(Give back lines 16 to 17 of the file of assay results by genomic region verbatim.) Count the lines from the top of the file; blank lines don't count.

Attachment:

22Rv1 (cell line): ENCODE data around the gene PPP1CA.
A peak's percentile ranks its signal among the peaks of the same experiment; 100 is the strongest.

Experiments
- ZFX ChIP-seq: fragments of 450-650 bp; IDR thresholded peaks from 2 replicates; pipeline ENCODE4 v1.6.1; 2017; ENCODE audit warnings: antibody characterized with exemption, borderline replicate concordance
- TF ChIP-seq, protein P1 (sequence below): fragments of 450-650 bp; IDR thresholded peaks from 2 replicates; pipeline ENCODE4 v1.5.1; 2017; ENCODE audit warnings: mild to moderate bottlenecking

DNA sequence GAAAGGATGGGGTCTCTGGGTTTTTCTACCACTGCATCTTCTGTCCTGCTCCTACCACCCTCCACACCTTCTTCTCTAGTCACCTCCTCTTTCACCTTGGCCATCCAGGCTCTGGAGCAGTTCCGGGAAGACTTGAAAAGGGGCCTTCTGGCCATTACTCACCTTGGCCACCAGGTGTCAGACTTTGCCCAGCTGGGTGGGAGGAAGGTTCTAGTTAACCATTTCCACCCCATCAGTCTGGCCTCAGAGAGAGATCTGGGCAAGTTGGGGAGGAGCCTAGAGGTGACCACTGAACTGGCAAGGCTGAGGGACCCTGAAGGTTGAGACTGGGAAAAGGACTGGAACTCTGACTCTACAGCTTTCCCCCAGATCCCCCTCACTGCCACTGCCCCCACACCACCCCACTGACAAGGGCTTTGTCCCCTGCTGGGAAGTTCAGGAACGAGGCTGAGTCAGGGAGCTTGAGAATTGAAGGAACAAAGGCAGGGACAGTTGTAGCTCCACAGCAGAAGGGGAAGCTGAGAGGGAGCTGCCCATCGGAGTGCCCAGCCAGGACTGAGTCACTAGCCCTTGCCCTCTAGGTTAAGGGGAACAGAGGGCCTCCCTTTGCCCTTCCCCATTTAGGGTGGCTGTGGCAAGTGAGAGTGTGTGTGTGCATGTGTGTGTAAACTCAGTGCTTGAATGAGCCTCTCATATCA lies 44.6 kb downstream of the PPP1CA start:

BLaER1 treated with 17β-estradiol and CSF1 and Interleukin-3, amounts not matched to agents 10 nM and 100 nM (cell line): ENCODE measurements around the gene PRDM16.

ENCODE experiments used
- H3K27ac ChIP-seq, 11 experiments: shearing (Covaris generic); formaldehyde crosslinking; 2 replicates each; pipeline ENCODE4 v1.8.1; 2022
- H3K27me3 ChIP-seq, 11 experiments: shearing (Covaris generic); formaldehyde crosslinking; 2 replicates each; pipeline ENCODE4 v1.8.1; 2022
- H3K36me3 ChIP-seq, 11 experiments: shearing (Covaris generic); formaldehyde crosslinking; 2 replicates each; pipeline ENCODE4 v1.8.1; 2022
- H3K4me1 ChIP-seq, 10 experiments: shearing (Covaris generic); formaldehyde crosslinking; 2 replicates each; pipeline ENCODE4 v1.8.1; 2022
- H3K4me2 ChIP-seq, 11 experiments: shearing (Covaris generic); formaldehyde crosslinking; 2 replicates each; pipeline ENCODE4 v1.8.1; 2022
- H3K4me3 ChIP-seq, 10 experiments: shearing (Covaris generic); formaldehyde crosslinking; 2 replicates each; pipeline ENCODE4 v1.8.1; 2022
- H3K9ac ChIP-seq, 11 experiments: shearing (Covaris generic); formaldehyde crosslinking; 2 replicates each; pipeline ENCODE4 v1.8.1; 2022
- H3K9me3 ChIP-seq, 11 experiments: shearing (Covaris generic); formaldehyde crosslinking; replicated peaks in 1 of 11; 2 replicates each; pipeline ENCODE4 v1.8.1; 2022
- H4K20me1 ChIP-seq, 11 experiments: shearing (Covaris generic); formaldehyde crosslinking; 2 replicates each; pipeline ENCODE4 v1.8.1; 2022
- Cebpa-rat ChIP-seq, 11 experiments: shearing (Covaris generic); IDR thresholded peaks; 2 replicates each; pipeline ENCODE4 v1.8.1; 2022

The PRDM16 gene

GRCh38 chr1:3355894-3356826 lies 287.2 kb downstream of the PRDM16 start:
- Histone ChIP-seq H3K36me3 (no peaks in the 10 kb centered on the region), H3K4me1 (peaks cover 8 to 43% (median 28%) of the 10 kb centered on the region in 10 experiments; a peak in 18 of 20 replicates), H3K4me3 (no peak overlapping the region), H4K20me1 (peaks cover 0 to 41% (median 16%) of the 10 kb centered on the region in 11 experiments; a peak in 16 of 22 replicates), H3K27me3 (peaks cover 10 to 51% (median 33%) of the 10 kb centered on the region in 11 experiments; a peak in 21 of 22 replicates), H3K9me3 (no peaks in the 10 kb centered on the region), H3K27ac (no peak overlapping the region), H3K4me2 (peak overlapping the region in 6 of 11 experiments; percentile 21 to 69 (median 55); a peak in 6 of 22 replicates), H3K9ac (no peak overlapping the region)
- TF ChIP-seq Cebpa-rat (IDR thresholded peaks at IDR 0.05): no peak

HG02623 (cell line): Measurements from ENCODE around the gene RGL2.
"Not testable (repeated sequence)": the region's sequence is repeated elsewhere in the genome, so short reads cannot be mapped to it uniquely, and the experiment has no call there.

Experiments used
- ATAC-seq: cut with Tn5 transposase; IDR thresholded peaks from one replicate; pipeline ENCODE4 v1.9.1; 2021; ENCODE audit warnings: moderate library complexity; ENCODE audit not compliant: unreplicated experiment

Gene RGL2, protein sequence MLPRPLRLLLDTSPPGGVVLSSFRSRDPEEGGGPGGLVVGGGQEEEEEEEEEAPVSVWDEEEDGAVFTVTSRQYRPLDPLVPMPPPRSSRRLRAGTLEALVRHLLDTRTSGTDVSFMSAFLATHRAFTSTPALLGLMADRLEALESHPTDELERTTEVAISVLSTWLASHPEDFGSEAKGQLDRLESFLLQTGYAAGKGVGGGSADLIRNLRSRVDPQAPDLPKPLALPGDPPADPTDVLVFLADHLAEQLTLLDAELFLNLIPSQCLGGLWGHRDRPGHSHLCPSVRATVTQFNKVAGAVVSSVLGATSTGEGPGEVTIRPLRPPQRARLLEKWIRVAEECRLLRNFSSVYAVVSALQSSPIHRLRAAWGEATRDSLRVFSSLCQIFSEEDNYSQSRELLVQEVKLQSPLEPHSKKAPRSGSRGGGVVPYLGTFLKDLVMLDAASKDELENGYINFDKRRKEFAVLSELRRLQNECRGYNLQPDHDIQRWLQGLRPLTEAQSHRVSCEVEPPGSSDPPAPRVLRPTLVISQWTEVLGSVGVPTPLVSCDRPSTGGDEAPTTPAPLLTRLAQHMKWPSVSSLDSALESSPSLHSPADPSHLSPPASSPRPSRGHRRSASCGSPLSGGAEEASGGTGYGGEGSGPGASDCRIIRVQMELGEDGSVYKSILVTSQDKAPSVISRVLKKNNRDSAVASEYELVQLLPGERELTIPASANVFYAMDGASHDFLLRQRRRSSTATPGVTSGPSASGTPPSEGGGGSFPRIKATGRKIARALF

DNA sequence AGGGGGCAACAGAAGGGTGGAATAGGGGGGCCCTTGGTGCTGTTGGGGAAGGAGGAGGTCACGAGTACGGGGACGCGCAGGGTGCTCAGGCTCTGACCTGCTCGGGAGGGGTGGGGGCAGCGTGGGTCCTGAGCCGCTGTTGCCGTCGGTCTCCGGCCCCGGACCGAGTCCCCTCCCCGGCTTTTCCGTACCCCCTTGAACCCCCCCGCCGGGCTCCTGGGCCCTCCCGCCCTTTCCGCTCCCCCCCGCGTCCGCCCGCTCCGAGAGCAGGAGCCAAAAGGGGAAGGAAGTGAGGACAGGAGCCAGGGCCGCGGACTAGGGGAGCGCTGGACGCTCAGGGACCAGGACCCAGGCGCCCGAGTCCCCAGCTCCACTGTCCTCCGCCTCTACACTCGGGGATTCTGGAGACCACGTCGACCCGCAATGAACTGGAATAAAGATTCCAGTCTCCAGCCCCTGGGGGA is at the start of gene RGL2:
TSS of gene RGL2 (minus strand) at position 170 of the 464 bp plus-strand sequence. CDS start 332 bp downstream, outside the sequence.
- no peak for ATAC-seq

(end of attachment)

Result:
- H3K9me3 ChIP-seq, 11 experiments: shearing (Covaris generic); formaldehyde crosslinking; replicated peaks in 1 of 11; 2 replicates each; pipeline ENCODE4 v1.8.1; 2022
- H4K20me1 ChIP-seq, 11 experiments: shearing (Covaris generic); formaldehyde crosslinking; 2 replicates each; pipeline ENCODE4 v1.8.1; 2022